If you live there ,it is the present that matters more and your view of that will partly be shaped by where in the many parts that make up the city you live. The song here, Trouble Town by Jake Bugg from 2012, is a bleak one, part teenage angst, part reflection of Clifton, a large housing estate south of the city. ”Stuck in speed-bump city and the only thing that’s pretty is the thought of getting out”. It’s a lyrical theme frequently found across the urban landscape. Again, though, things don’t fit a neat pattern and past and present shift about as they do in Nottingham itself, for the style of music of 18-year old Jake Bugg has more resonance with five decades ago, with early Dylan or Donovan, than anything contemporary. The accompanying video of another of his songs, Love Me The Way You Do, has him traipsing down a railroad track, guitar slung across his back as if he was off to jump a freight train.
Link to Love Me The Way You Do
Link to Love Me The Way You Do
Jake Bugg has quoted Don Mclean as his first influence but his songs like Someone Told Me or Saffron also have echoes of others from a past musical era. Donovan certainly but also David McWilliams, for example ,with songs like Poverty Street, or Bob Lind - best known for the rather overblown Elusive Butterfly (pipped to the post in the UK charts in 1966 by Val Doonican, complete with rocking chair and cardigan, just as the Bachelors outsold Simon and Garfunkel with Sounds of Silence) but he also recorded many other tracks mixing folk, country and pop. Lind’s biggest impact in the UK, in fact, was in stimulating a brief flurry of homegrown covers of his songs by artists such as Keith Relf of the Yardbirds and Adam Faith, whose final chart entry was Lind’s Cheryl’s Going Home. This was Stage 3 of Faith’s eclectic musical career, Stage 1 being the pop idol phase from the late 50’s and Stage 2 being when he commandeered the Roulettes as his backing group and jumped aboard a passing beat group bandwagon for a few more hits. Stage 4 was his commercially unsuccessful 1974 album and single, I Survived, another of those songs that should have been a hit but wasn’t. The clip below is worth viewing for Faith’s air of nonchalant cool, even glancing at his watch at 1.12. (Faith died in 2003 and his reported last words are worthy of inclusion in a List of Famous Last Words - along with ’Bugger Bognor’ and ‘Die, my dear doctor?. That’s the last thing I shall do.’ - echoing as they did a collective national thought at the time: “Channel 5 is all shit, isn’t it. Christ, the crap they put on there. It’s a waste of space”).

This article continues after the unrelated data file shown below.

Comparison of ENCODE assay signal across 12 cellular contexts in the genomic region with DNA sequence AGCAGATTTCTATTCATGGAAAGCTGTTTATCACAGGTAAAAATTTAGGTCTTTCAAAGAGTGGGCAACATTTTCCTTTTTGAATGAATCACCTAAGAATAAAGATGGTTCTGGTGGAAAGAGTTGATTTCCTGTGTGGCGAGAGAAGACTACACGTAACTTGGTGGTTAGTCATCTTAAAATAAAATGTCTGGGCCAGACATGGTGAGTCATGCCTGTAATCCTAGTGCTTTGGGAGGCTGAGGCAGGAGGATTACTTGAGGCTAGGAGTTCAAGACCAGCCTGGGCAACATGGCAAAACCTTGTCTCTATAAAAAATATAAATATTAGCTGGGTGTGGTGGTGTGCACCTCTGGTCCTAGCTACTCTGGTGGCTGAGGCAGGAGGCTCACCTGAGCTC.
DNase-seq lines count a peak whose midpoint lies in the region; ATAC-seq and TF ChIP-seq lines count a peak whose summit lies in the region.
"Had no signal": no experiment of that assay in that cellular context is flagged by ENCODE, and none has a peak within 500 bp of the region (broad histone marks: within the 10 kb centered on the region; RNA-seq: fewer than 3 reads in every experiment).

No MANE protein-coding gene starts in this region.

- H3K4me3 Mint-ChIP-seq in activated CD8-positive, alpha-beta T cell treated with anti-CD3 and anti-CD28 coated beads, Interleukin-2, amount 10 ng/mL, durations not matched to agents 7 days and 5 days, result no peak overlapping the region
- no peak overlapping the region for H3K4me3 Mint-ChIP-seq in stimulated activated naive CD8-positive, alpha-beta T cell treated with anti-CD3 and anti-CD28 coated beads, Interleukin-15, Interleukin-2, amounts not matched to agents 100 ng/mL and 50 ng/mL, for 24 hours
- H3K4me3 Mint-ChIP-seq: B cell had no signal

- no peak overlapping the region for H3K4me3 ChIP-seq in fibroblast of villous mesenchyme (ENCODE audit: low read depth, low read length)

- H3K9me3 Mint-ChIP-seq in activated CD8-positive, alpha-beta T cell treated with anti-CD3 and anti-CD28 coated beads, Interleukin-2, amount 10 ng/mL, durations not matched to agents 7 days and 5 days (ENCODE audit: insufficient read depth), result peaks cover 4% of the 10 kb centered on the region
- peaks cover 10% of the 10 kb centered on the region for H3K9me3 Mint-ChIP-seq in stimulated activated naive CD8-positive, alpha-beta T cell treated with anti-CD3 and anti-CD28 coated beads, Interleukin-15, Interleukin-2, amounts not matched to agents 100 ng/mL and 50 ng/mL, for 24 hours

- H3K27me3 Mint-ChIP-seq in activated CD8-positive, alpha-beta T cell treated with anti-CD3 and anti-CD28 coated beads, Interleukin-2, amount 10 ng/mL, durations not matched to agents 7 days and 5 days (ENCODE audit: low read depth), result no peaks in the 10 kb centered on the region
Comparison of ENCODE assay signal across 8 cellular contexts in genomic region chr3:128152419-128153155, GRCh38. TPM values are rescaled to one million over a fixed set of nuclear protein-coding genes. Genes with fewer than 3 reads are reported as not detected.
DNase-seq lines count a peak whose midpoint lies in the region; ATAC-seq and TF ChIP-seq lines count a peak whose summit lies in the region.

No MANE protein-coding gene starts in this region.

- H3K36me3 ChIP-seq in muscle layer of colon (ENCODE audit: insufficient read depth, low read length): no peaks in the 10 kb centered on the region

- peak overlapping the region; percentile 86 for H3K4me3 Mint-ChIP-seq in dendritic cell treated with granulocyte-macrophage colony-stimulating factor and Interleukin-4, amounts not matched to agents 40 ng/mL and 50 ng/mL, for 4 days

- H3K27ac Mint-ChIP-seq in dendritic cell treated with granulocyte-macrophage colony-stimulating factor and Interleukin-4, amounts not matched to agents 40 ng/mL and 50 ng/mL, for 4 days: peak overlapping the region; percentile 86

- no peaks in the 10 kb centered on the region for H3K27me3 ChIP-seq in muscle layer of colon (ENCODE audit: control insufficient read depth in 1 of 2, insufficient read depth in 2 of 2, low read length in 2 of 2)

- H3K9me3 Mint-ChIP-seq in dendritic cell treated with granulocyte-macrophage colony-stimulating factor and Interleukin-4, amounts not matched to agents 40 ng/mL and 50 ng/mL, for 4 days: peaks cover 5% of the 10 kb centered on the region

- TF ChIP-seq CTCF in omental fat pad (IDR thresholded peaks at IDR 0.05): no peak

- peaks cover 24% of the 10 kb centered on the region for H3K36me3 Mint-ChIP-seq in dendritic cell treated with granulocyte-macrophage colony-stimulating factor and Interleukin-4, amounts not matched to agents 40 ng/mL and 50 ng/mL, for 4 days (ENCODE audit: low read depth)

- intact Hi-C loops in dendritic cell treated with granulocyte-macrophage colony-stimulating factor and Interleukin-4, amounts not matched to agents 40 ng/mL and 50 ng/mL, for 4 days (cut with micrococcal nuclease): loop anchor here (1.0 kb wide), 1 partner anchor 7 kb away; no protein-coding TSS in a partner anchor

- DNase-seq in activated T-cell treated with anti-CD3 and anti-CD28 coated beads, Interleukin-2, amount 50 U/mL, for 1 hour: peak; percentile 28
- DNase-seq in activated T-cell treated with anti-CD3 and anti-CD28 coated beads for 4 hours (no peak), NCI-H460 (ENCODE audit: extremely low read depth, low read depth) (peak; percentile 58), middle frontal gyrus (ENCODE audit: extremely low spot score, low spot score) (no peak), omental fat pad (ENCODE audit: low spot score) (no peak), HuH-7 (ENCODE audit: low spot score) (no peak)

It has been a recurrent theme in this blog that places can have multiple identities depending on who it is that views them and Nottingham seems a particularly good example of this. I visited the city just before Christmas and much of what I saw was the stuff of picture postcards: the castle and the views across the town, the stalls on the Lace Market, church bells ringing out over cobbled streets. I was a visitor and these were not, of course, the same experiences as those that inspired this song. That will always be the case, particularly with a city that has grown up as the collective sum of very different parts. Perhaps what Nottingham lacks musically is its own St Etienne, able to create its own town and sense of place where retro and modern combine and the past isn't a museum piece but part of the living world. As with the song here, voices from the past can be heard in the most contemporary of settings.